I do think both companies built a solid subscription based business (1 Million $ ARR in the case of Plausible for instance) around not selling user data to ad networks, which I find is an example to follow. The future of content monetization on the internet has to pass necessarily through this type of revenue models, not just because of GDPR, but because of overall good privacy practices.

The French DPA seems to be OK with privacy focused analytics not needing cookie/tracking consent banners as there's no user data/behaviours being stored. Honestly, if it's OK for the French DPA, it's OK for me, but you decide - can I run analytics without needing to deface my website with annoying consent banners?"

Post script

Browser fingerprinting:

Using IP and browser data like the user-agent for uniquely identifying users across multiple requests is called browser fingerprinting, and is a technique with a bad rep.

One of the problems of making marketing cookies difficult to set is that now websites will come up with ways of tracking users in alternative, more creative ways. This is the point the creator of cookies highlights here.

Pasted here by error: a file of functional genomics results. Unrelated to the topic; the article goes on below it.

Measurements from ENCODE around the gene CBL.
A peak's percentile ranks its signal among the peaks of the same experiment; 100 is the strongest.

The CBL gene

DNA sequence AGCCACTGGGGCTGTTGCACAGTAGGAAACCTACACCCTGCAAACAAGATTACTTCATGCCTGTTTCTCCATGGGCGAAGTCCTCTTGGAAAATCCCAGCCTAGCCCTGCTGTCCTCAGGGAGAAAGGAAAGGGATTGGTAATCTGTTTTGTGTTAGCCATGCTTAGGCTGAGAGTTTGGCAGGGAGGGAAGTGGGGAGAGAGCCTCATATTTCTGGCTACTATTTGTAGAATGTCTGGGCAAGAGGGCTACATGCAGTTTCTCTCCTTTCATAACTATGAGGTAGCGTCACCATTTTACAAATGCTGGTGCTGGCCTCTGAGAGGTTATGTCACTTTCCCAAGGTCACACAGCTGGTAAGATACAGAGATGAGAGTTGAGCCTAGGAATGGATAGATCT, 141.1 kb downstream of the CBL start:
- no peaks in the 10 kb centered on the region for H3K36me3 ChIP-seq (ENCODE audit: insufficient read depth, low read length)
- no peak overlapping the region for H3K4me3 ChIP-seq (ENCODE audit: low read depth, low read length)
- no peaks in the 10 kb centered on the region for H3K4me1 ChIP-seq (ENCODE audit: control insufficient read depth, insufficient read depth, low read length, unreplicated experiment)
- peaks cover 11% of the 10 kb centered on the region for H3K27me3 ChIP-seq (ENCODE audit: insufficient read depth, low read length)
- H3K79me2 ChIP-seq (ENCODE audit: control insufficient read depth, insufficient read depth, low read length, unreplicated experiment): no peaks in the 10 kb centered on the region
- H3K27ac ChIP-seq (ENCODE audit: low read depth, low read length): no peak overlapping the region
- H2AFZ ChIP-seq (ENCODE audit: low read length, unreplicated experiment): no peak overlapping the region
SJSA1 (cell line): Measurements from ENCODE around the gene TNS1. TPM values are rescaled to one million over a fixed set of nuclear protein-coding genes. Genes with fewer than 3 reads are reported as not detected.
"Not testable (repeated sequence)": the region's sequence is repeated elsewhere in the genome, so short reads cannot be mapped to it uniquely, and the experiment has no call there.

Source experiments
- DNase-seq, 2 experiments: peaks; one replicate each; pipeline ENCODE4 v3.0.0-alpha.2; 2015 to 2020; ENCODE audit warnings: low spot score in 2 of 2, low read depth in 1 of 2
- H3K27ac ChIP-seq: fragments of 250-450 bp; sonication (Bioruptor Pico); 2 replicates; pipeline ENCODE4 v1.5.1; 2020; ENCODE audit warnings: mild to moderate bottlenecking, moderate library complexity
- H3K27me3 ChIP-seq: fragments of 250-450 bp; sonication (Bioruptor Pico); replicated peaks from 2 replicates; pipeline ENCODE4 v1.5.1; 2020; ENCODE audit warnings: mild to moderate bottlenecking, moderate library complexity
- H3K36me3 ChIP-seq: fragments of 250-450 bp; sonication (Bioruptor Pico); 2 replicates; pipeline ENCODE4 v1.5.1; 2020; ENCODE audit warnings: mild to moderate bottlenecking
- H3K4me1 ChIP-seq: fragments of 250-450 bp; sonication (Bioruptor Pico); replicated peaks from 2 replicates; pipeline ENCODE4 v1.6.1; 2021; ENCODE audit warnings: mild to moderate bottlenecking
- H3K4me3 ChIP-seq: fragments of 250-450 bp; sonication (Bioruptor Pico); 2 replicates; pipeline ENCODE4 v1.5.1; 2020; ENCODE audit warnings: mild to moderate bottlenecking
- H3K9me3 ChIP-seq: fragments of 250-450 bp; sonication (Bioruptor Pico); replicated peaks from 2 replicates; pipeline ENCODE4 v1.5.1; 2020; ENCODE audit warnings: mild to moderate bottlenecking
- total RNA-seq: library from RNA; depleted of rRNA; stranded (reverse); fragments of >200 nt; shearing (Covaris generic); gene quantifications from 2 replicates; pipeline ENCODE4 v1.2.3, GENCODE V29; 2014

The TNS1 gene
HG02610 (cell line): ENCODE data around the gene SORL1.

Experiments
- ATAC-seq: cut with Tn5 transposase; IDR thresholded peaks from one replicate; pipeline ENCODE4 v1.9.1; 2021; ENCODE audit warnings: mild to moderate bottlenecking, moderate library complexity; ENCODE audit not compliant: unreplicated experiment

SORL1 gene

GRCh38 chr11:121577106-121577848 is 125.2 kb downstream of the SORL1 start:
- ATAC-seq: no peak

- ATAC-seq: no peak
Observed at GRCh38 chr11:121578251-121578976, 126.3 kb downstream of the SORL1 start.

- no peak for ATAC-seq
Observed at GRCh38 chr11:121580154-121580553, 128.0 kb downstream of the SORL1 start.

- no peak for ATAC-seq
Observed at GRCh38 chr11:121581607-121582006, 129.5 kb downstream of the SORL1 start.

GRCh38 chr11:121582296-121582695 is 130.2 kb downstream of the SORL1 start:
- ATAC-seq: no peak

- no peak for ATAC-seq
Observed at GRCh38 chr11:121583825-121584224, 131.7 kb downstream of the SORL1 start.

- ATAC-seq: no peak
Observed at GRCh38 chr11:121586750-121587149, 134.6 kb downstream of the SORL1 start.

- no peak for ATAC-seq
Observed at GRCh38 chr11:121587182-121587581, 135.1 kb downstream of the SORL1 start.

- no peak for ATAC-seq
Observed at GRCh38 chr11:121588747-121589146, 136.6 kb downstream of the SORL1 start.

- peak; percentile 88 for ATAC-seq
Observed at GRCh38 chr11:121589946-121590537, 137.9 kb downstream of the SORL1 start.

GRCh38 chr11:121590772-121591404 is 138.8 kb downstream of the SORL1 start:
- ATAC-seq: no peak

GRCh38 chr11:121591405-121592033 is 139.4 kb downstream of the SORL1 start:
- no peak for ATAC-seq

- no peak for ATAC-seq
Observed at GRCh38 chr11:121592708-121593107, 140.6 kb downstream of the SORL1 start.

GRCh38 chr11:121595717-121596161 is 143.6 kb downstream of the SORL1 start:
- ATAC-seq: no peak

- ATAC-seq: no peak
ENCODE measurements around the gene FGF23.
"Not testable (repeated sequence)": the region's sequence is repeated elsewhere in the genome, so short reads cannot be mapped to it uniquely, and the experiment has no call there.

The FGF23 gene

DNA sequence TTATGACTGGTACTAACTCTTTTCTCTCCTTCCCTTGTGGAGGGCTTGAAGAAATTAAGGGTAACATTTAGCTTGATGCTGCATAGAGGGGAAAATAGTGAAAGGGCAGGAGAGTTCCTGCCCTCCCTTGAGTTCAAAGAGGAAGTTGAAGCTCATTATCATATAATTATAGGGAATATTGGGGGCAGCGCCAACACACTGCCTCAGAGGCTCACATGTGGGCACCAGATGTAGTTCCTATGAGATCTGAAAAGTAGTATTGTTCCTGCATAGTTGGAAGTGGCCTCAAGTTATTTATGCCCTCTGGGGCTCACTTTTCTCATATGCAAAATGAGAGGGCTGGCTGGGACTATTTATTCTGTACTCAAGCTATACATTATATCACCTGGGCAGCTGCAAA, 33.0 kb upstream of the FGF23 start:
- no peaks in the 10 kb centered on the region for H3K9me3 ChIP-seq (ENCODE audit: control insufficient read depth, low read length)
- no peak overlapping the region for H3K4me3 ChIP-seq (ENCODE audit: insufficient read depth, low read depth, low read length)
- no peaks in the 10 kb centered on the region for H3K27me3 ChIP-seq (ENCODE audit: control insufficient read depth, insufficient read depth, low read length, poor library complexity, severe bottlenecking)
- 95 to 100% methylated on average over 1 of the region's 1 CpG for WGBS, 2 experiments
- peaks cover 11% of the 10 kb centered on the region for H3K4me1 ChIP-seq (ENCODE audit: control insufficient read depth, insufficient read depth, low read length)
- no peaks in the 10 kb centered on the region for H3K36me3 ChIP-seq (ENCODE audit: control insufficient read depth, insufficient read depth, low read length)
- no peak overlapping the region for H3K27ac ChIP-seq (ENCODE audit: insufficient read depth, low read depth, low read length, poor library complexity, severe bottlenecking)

Anonymized IPs are easy to brute force given the limited domain of unique IPs in IPv4. Check this discussion on stack overflow.

In Plausible's case, they still use a daily salt and the user-agent, which changes things.

Also, check how easy it is to be uniquely identified using browser fingerprinting.

This is my result:

Yes! You are unique among the 670659 fingerprints in our entire dataset.

Legitimate interest vs consent

Another way of framing this data transfer to a 3rd party service would be for it to fall under legitimate interest (article 6).

Check this checklist from the British Information Commissioner's office to help you decide what falls under legitimate interest. It seems to me that it's clear analytics doesn't fall under this category. The last word however, would belong to n European data protection authority.

More info